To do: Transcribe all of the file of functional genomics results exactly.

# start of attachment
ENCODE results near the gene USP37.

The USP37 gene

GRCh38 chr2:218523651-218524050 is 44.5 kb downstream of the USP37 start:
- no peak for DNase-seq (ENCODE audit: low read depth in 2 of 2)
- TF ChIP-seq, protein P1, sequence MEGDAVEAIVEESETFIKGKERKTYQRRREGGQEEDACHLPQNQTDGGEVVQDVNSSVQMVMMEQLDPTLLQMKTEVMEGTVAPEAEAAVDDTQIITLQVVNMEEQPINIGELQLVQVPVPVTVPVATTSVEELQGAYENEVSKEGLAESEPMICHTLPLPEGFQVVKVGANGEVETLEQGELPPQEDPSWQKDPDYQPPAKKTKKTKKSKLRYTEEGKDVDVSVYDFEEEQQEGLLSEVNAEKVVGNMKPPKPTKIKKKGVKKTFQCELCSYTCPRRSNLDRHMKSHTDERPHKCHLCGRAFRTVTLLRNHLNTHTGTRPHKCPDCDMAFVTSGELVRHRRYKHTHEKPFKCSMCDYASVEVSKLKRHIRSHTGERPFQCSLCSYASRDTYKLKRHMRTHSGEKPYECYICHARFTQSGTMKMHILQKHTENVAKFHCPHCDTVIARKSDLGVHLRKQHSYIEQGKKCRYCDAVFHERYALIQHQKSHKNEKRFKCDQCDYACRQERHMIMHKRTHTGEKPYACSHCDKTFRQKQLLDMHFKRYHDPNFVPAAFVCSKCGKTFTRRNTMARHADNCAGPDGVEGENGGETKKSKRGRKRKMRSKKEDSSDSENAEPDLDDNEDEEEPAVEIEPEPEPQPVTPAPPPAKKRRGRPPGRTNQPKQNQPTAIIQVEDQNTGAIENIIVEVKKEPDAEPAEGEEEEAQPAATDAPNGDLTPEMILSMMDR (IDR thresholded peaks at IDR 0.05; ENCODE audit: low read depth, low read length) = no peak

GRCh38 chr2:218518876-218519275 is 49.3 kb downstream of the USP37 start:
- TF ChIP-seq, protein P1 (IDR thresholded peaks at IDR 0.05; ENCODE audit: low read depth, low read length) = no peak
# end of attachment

ENCODE results near the gene USP37.

The USP37 gene

GRCh38 chr2:218523651-218524050 is 44.5 kb downstream of the USP37 start:
- no peak for DNase-seq (ENCODE audit: low read depth in 2 of 2)
- TF ChIP-seq, protein P1, sequence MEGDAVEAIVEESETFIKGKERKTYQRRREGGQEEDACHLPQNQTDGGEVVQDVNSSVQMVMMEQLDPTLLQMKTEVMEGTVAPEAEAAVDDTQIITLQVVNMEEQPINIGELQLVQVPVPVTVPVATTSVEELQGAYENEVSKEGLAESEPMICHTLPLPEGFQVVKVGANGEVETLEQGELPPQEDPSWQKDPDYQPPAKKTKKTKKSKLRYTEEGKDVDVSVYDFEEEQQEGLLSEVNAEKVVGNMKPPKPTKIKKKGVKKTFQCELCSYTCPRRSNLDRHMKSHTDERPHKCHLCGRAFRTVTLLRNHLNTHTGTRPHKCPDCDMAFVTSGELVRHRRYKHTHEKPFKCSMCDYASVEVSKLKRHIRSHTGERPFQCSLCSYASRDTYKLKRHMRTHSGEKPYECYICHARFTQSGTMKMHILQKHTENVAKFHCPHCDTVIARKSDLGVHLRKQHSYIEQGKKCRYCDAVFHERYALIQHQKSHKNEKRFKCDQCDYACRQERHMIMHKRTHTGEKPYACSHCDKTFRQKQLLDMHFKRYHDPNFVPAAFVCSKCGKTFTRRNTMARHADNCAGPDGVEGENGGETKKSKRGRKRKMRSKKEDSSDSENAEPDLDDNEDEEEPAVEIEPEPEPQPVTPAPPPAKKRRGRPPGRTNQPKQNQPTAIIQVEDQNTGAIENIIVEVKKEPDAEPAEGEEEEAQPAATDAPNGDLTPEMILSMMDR (IDR thresholded peaks at IDR 0.05; ENCODE audit: low read depth, low read length) = no peak

GRCh38 chr2:218518876-218519275 is 49.3 kb downstream of the USP37 start:
- TF ChIP-seq, protein P1 (IDR thresholded peaks at IDR 0.05; ENCODE audit: low read depth, low read length) = no peak